The Prime Minister said India has committed to reducing its environmental footprint. “We are committed to reducing the emission intensity of our GDP by 33% by 2030 even while growing at a fast pace. For a country which is already at a very low base of per capita emission, this is a very ambitious target,” he said.
By 2030, 40% of India’s electric power capacity will be from non-fossil fuel while also building an additional carbon sink of over 2.5 billion tonnes of carbon dioxide equivalent by creating additional forest cover by 2030.
Modi said his government is targeting award of 10,000 km of highway projects this year, a leap from 3,500-km awarded in 2013-14 under the previous UPA regime. On improving opportunities, he said over 200 million unbanked people have been brought under the banking system under the Jan Dhan Yojana and these accounts today have a balance exceeding Rs 30,000 crore. A new and comprehensive programme of crop insurance has been introduced and soil health cards issued to farmers.
“Entrepreneurship is one of India’s traditional strengths. It was sad to see it was neglected in the last few years. ‘Business’ and ‘profits’ had become bad words. We have changed that. We need to value enterprise and hard work, not wealth,” Modi said.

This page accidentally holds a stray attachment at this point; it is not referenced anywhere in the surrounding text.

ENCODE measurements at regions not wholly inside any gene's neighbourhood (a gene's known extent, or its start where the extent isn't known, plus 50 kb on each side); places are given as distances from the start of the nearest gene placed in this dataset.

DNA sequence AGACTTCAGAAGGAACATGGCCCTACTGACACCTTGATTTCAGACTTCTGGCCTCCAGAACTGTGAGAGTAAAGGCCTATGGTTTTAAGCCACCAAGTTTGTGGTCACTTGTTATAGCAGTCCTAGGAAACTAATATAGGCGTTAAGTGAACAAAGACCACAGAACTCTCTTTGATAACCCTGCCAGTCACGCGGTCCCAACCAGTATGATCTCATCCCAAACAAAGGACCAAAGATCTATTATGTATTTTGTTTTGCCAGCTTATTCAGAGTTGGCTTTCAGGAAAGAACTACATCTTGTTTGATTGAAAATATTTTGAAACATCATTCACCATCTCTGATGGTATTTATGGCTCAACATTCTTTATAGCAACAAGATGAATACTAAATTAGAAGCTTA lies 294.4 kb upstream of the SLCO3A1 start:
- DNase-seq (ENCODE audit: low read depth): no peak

Stating that good governance was crucial, he said, “We have ended the era of high level corruption… We have ended political interference and crony capitalism in nationalised banks.” India, he said, suffers from an excess of old and unnecessary laws which obstruct people and businesses.
“We began the exercise of identifying unnecessary laws and repealing them. 1,827 Central laws have been identified for repeal. Out of these, 125 have already been repealed. Bills for repealing another 758 have been passed by the Lok Sabha and are awaiting the approval of the Upper House,” he said.
The benefits of improved governance and reduced corruption are lasting and profound, he said.
“We inherited a struggling economy, just recovering from a currency crisis. In less than two years, we have taken India to the top of global league tables of foreign investment and growth,” he said. Modi said there was a need to improve the use of natural and human resources. “This means increasing the efficiency in allocation of resources. It means greater managerial efficiency. It means removing unnecessary controls and distortions.”